Zimbabwean Ambassador to Botswana, Thomas Mandigora, has refused to comment on whether his government will intervene on behalf of their citizen in a case in which Gerald Dube was sentenced to death a month ago for having killed four fellow Zimbabweans in Francistown.
All our attempts to get him to say whether or not they would approach the Botswana government on the matter were not successful as every time The Sunday Standard called the embassy, his secretary told us that “his Excellency was too busy to comment on the case”. This has happened over the past four weeks now.
The Sunday Standard wanted to establish whether Zimbabwe will ask Botswana to spare the life of their citizen and commute his sentence to a life sentence instead.
Dube, currently on death row with another convicted murderer, Sepeni Popo, is alleged to have killed Patricia Majoko, her two children, Amotjilani and Dumisani, as well as their maid, Lindiwe Ncube, in 2001. All the deceased were Zimbabweans residing in Botswana where Patricia was a practicing lawyer.
Dube is expected to appear for an appeal hearing on a date still to be set. If his appeal fails and he is executed, he will be the third foreigner to be executed in Botswana in recent years.
The other two were Marietta Bosch, a South African citizen who was executed for having murdered another woman and Lehlohonolo Kobedi, a Lesotho citizen who was executed for having murdered a police officer during an armed robbery which went wrong.
Besides Dube, there are about seven other Zimbabweans facing murder charges in the country. Four of them are facing charges of having murdered a woman on the Orapa Francistown road after allegedly causing a puncture on her tyre. The four were then arrested near the scene by police officers who were on patrol. Three others, including a woman, are alleged to have murdered an Indian businessman who was preparing to go home and stole his money. All of them have since appeared for mention in local Courts. Besides them, there are ten other Zimbabweans in the country already serving various jail terms or awaiting trial for serious crimes, such as armed robbery, around the country.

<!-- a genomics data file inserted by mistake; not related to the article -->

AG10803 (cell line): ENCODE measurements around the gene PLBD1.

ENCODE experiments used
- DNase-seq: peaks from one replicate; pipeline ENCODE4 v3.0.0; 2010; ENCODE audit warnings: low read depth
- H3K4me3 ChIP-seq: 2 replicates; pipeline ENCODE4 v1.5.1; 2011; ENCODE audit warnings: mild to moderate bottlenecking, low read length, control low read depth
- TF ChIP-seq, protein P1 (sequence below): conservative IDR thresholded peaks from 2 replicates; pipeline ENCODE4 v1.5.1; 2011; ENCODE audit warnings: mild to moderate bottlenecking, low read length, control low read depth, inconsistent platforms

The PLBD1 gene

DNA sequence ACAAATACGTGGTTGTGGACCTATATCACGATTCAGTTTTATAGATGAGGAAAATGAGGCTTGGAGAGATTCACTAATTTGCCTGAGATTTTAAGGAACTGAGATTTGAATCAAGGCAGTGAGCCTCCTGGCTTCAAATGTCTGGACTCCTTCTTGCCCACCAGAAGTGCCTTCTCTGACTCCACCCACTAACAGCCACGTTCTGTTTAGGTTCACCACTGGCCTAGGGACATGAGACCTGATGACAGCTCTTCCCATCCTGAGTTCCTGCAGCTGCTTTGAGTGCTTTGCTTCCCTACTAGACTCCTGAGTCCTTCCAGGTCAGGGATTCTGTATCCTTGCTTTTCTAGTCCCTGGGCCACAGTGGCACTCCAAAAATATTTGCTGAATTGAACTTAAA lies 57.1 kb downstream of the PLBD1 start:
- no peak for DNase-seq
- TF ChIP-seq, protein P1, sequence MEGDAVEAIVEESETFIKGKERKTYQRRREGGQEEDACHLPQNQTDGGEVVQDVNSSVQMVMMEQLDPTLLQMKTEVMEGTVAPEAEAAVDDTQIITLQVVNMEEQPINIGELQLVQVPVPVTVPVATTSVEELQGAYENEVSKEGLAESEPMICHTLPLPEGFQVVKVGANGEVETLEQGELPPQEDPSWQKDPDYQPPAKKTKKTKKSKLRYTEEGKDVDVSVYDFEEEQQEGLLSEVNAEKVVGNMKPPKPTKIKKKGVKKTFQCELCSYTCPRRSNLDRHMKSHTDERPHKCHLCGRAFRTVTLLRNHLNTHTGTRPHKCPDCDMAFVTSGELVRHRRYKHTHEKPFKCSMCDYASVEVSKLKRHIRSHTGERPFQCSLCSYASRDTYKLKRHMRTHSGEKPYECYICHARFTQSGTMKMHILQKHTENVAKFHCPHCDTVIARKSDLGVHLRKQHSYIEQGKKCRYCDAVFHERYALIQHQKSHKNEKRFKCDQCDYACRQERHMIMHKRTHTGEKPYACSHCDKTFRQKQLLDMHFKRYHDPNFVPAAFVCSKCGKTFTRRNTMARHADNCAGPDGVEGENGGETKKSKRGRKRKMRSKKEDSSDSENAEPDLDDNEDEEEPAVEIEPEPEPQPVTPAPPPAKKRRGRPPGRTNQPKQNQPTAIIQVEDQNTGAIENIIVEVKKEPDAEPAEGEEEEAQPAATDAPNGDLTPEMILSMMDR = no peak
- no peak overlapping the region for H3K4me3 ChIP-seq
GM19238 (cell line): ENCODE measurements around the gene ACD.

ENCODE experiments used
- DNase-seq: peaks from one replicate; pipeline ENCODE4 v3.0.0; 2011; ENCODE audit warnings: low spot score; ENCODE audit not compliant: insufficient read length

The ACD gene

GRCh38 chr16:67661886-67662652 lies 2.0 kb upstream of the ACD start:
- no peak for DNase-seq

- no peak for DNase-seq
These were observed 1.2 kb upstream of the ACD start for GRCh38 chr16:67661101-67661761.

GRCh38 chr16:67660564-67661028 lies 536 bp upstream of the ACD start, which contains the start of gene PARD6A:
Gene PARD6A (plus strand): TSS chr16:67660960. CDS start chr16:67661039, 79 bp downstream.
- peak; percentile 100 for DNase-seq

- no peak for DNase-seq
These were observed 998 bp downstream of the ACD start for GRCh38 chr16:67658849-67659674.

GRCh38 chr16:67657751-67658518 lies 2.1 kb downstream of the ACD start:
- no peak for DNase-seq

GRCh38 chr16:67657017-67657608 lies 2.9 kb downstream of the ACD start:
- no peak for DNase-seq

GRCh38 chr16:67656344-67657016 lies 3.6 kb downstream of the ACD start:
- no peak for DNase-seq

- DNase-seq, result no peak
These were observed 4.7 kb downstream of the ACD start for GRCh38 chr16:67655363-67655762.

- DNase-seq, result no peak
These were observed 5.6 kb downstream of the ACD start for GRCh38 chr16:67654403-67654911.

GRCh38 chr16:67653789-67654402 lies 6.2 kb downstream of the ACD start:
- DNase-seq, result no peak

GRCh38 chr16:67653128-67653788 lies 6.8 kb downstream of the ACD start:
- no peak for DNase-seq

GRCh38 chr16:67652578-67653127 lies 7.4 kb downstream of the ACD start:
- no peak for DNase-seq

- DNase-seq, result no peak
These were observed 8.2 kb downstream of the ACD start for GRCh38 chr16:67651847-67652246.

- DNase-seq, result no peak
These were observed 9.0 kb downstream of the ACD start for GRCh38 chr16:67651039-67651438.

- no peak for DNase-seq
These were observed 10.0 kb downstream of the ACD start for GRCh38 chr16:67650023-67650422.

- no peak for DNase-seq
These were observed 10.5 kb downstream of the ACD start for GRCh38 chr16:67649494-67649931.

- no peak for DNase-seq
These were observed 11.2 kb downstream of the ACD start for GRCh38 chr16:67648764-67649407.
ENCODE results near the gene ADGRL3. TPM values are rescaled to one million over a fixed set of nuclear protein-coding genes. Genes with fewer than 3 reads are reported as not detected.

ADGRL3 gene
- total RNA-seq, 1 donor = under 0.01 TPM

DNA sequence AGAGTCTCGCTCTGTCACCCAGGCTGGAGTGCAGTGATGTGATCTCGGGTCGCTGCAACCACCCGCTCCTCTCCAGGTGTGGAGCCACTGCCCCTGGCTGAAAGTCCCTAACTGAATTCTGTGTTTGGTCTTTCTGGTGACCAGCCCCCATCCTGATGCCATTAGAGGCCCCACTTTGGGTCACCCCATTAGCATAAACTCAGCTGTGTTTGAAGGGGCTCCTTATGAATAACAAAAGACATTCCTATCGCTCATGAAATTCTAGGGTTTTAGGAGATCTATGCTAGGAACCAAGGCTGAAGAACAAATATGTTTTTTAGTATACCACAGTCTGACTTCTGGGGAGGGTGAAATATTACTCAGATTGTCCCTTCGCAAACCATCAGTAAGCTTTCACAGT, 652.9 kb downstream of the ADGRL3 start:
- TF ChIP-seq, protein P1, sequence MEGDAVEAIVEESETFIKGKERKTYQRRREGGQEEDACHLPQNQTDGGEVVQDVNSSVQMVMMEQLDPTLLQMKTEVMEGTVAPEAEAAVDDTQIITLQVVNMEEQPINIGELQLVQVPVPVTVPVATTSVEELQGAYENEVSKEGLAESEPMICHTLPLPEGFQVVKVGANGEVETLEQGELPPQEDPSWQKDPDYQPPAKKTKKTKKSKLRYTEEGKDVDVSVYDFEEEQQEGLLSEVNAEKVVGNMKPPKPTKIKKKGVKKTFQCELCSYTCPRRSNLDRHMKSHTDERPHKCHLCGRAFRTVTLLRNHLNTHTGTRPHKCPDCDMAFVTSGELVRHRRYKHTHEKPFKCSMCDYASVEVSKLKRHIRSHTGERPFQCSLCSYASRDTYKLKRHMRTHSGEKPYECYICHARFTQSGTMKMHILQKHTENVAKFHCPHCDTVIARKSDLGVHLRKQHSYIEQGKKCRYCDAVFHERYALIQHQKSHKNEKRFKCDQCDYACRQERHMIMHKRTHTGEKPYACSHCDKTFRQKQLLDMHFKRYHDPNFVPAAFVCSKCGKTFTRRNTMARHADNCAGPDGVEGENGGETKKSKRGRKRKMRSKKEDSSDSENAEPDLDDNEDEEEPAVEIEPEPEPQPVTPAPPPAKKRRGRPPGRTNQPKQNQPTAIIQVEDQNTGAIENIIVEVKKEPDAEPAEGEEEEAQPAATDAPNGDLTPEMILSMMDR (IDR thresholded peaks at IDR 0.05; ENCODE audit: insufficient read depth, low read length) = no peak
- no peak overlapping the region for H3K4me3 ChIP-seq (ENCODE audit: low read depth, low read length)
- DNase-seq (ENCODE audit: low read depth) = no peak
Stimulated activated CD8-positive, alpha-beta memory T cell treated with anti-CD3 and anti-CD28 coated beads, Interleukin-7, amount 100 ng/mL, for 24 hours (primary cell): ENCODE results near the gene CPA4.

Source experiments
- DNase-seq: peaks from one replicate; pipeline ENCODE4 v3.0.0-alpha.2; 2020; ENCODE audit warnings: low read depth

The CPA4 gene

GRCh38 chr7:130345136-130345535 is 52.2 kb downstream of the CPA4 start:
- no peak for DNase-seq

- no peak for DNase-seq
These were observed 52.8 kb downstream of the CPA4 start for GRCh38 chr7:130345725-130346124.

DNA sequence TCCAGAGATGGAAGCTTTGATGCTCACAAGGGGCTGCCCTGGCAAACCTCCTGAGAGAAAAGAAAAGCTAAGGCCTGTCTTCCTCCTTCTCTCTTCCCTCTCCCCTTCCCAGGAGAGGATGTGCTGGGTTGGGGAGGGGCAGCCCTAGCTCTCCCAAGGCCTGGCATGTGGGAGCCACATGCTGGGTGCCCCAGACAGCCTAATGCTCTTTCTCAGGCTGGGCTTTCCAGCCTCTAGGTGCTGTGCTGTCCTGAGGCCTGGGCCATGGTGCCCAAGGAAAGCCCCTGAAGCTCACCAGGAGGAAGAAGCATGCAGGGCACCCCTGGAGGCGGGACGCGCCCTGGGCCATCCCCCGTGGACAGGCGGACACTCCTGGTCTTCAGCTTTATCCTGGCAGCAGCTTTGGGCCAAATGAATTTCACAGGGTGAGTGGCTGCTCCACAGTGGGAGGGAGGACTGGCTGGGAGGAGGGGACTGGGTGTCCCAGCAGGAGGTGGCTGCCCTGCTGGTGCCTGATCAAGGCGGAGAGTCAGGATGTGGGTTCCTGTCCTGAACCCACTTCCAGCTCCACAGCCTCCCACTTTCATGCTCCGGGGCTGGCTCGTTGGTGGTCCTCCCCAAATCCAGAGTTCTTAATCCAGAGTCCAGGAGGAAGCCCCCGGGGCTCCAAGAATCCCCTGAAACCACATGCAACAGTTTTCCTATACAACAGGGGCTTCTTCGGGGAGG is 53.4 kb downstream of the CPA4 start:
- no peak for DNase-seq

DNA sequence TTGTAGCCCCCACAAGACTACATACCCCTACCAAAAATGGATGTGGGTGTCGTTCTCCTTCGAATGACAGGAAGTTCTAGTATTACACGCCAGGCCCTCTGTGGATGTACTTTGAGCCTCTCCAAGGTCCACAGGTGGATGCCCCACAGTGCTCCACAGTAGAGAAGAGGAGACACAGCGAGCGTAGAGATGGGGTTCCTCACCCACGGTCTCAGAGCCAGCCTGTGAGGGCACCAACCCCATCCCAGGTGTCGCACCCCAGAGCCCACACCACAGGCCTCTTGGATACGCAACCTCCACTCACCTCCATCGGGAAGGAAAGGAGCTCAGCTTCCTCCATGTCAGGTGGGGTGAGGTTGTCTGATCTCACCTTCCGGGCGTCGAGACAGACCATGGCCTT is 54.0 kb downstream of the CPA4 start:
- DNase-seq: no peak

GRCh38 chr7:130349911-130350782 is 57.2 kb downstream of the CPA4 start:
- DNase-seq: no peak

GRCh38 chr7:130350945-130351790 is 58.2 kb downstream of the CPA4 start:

Some Zimbabweans feel those involved in crime deserve to be punished like it is the case everywhere, including in Zimbabwe.
“Criminals, whatever their nationalities, need to be punished.
Killers, if proven guilty, need to be hanged. It is the practice even back home in Zimbabwe,” said Elias Goche, who is currently job hunting in Botswana. According to him, it is such criminal elements who make everybody, even law abiding people like him and others, a bit unwelcome in this country.
The government of Botswana has, since independence in 1966, executed over 40 people. This is so despite condemnations by human rights groups in the country, amongst them Ditshwanelo, which maintain that no one has a right to kill.